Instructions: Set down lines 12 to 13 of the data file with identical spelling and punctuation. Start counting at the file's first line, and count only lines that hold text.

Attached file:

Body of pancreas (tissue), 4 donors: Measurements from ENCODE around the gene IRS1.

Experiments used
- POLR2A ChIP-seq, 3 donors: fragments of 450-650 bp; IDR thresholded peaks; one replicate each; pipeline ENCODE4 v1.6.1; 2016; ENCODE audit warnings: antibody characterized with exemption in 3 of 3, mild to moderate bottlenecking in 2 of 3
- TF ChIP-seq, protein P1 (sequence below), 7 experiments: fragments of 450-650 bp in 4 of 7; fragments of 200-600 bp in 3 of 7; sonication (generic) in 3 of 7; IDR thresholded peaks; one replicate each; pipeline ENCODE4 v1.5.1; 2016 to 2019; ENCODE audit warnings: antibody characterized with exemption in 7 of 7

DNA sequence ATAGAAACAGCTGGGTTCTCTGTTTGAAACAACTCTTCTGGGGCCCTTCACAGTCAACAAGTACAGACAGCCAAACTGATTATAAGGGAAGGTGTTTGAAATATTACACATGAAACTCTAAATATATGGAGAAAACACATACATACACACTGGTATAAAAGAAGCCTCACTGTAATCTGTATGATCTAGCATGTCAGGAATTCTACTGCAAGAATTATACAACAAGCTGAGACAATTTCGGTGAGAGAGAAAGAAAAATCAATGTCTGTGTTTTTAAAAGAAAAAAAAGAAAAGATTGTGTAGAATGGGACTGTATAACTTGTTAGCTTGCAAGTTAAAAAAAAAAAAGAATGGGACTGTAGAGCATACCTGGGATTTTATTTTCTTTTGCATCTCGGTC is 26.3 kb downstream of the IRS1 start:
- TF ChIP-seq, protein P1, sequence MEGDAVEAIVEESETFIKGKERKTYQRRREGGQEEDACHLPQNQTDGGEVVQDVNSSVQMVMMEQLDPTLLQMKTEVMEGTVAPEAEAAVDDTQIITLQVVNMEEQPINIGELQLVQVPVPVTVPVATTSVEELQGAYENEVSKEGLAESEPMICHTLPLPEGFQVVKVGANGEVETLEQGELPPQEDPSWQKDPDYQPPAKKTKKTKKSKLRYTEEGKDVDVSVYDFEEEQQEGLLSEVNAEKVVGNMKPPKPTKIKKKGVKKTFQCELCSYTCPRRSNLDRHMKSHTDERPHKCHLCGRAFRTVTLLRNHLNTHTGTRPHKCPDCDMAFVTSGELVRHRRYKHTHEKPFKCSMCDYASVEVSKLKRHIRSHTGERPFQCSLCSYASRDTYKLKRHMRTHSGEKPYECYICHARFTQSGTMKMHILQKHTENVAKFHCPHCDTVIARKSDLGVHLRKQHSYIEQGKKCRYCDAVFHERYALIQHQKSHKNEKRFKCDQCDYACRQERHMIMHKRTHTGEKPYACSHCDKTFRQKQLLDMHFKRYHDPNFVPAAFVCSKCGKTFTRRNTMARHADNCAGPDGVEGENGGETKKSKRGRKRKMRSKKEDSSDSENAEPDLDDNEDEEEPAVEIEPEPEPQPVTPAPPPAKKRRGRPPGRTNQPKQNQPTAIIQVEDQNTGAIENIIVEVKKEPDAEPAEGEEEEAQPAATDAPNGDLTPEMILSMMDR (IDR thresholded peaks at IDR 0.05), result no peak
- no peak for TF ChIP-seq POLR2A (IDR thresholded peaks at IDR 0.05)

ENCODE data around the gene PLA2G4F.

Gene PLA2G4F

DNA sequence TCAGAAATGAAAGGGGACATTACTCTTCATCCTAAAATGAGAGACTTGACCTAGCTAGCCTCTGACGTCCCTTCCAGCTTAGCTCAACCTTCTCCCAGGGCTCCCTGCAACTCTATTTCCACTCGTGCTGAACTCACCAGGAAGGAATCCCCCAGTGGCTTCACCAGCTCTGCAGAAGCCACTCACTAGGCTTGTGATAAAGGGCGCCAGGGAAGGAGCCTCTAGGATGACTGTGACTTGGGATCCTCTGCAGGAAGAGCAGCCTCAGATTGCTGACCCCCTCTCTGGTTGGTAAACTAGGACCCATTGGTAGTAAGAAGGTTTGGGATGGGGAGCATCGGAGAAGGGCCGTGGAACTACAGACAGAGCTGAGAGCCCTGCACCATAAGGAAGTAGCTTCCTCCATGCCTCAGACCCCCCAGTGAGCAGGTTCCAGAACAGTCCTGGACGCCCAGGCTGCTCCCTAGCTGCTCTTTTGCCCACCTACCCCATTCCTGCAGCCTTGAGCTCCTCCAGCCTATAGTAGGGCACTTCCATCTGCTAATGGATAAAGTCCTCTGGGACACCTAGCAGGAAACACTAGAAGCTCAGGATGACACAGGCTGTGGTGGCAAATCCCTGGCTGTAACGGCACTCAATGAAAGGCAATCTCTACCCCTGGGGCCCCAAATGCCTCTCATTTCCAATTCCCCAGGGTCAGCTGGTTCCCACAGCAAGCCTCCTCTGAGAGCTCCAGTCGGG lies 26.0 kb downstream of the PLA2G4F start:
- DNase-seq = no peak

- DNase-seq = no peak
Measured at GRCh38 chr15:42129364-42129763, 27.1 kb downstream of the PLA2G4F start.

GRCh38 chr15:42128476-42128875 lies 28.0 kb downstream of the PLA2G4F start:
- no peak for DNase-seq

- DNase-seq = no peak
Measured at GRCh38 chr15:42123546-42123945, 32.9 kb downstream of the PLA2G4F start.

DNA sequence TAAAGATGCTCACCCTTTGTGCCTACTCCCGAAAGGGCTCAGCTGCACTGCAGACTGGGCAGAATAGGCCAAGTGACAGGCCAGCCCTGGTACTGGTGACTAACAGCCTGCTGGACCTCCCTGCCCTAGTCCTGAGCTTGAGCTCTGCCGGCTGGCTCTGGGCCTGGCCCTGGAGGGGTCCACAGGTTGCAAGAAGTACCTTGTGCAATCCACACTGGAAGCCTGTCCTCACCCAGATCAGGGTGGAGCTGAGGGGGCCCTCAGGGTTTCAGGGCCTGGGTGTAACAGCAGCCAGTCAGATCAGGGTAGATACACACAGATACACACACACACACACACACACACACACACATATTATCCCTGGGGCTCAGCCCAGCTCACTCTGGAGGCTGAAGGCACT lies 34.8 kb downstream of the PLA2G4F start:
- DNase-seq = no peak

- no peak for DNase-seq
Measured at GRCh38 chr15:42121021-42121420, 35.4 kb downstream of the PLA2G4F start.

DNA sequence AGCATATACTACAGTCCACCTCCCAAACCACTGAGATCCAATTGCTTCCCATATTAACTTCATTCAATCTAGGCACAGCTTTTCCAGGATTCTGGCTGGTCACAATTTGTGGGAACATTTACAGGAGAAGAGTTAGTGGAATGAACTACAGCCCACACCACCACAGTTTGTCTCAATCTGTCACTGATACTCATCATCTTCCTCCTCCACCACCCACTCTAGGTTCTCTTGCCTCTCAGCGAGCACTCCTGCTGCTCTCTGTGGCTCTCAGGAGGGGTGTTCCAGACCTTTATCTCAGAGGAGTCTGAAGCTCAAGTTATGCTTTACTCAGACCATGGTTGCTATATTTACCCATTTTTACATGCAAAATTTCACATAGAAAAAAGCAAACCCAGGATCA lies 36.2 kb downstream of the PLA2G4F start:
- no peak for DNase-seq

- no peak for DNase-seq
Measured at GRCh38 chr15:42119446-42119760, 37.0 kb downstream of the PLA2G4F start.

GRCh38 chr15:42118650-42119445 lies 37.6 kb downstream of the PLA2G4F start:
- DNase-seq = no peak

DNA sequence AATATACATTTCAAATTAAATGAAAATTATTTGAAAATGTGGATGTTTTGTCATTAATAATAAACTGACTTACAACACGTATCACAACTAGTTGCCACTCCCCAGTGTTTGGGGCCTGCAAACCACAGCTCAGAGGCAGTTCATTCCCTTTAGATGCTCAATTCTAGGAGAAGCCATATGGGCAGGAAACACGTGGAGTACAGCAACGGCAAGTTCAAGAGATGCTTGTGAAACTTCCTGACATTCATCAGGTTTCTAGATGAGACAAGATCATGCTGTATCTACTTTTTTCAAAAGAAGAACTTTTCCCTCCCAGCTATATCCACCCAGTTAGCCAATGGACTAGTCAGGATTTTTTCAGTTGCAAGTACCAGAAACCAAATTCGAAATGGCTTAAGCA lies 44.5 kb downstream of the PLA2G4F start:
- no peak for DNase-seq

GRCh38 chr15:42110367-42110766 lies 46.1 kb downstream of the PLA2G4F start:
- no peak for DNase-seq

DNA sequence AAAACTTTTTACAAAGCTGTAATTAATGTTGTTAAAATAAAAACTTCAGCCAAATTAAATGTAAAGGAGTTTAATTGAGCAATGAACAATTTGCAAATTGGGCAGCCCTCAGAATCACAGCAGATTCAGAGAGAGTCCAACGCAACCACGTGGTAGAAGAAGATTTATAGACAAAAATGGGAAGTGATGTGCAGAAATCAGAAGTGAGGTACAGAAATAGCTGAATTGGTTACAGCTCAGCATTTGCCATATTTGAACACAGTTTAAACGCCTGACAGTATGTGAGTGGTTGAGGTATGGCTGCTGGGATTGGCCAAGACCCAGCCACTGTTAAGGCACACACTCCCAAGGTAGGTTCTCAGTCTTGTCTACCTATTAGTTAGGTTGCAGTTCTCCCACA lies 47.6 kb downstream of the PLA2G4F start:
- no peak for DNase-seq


- DNase-seq = no peak
Measured at GRCh38 chr15:42129364-42129763, 27.1 kb downstream of the PLA2G4F start.